But no—we’re film students, and while I can safely say that most of us are more comfortable off-camera than on-camera, and that none of us are expert dancers, they’re giving us the full treatment as if we were Bollywood stars shooting just another music video.

If there’s anything I’ve learned so far about Hindi cinema, it’s that songs are extremely, extremely important to just about everything. Sanjeev explained that every piece of choreography, every careful movement has a meaning in relation to the music. Films here are made for the music. In the US, filmmakers hire music scorers to create music for the film. It’s a completely different approach.

The more we learn in class (and yesterday we learned from production designer Sabyashachi Bose) about Hindi cinema in general, the more I get a sense of the Indian culture and mindset. The lyrics to the Hindi songs are breathtakingly beautiful…every time we watch a clip in class, I can feel the emotions being poured out of the screen. And I don’t even understand Hindi, that’s just me reading the English subtitles. I’m sure it’s even more beautiful in Hindi.

I love staring out windows. Every time we travel somewhere, I stare out the window and just observe the buildings, the people, the other autos passing by. As blatant Americans who stick out like sore thumbs, people stare at us 24/7. And as I gaze out the window, I find it hard to look people in the eye—here we are, privileged American tourists, gallivanting around taking photos and writing blog posts about our opinions on their lifestyles and their world. Every time I do look someone in the eye, I am met with an intense gaze which is either curious or fascinated. This little difference of looking someone in the eyes is one of the things I feel most differs from here and America. Here, they are honest about their curiosity—what do they have to hide? In America we go through great lengths to avoid looking at each other. “Don’t stare at people; it’s rude,” we’re taught when we’re young. But why is that? As kids, staring is okay because “we’re kids” and we don’t know any better, but as we grow older, we learn to censor ourselves and keep a low profile. In America we have our technology and we complain about our lack of “real connections” to other people. I mean, we can make movies about people feeling so alone that they fall in love with their computers over falling in love with people and agree that it is partly true about our society.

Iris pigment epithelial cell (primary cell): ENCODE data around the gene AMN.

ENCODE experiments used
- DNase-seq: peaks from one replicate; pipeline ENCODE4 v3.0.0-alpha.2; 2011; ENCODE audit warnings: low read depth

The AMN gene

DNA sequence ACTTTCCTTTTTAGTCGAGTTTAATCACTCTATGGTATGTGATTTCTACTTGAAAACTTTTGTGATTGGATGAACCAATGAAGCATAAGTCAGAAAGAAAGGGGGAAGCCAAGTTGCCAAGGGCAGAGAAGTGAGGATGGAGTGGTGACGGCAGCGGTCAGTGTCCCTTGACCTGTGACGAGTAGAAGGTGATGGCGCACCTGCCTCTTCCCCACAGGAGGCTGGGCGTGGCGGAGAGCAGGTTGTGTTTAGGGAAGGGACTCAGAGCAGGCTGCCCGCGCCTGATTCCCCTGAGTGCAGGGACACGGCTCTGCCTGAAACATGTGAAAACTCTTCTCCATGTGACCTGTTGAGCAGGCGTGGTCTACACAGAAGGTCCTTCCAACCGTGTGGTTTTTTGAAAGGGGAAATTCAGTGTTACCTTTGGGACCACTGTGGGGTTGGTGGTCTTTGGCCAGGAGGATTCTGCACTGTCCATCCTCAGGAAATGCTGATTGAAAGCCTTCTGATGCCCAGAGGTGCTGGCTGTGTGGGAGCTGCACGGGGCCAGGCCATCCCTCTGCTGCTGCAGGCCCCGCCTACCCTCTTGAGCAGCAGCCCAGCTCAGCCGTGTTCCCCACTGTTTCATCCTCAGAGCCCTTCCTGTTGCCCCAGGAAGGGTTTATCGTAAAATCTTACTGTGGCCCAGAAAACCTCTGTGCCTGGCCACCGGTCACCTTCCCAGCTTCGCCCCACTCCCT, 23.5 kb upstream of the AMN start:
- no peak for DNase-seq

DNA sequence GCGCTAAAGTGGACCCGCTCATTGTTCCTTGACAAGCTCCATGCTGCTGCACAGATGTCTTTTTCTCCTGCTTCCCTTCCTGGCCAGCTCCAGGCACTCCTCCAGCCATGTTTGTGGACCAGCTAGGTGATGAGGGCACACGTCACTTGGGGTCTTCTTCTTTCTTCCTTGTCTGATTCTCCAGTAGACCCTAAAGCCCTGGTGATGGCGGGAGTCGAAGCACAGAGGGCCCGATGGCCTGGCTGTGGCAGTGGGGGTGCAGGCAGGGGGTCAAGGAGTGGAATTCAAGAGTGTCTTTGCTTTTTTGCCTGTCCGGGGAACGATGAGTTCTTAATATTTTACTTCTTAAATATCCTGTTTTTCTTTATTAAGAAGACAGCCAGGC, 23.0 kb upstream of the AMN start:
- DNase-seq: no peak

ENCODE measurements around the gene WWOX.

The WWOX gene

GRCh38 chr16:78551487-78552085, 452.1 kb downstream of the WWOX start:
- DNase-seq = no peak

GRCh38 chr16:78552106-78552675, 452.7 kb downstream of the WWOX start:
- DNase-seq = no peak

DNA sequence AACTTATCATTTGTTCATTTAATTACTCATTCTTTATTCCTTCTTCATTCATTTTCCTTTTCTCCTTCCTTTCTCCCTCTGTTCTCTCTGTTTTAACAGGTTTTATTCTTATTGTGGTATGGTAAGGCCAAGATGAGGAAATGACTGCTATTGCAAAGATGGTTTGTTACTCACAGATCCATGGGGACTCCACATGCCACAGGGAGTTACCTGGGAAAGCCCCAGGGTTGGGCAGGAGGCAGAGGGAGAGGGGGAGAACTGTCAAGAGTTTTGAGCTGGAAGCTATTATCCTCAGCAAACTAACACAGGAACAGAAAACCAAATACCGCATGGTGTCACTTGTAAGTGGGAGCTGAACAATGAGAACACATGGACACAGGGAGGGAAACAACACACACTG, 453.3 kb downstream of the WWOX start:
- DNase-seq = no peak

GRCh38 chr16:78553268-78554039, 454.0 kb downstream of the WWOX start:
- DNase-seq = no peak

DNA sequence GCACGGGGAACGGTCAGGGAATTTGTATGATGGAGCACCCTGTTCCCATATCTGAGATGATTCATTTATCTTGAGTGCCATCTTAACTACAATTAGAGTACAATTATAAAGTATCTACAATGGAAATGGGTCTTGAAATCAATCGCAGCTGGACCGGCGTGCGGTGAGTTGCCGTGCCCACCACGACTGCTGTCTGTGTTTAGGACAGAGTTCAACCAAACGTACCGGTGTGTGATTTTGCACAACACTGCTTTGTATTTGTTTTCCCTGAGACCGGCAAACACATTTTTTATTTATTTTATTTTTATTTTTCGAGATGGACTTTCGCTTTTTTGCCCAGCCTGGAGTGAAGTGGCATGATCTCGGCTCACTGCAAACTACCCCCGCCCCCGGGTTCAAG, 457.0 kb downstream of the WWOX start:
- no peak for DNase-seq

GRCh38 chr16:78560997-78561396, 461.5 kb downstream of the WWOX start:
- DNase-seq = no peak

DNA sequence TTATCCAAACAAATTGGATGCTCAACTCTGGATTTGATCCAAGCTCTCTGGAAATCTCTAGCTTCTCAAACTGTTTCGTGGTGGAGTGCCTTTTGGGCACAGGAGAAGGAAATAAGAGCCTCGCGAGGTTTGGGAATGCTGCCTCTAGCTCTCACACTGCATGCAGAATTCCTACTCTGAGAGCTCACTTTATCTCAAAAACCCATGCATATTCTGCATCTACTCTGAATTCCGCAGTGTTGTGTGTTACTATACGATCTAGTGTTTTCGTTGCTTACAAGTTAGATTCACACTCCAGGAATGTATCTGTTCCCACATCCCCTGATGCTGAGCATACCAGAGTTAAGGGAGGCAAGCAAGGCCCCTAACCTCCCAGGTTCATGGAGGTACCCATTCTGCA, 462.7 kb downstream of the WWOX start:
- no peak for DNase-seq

The movie Her wouldn’t do well in India at all. For one thing, there’s no spontaneous breakout of song and dance and declaration of love and happiness. Yes, we do have our beloved Arcade Fire and Ezra Koenig and Karen O crooning on the soundtrack—but it’s nothing compared to the emotions in “Waqt ne Kiya Kya Haseen(lyrics translation) from the movie Kaagaz Ke Phool. Second, from what India has shown me so far, the idea of disconnectedness here is foreign—everyone sort of helps each other out to the extent that they can.

As an American born and raised in the United States, it’s tough losing the mentality that the world revolves around us and that the world cares about everything we’re doing. In class, we asked if Bollywood actors would ever want to go to Hollywood—and our instructor told us, no. Why be a big star in the US when you can be a big star in India?

We ended yesterday by going to the modern Oberoi mall, eating Taco Bell and McDonalds, and purchasing items needed for our big shoot at Forever 21. I feel almost sheepish saying this but I felt a sort of glee purchasing items from Forever 21 and a slight feeling of familiarity as I crunched on my glorious French fries (#consumerism #fastfood #AMURRICA). I don’t think the American-ness can be taken out of us just yet, but I’m looking forward to more of what India has to teach us, and I hope our presence here brings them enjoyment as well.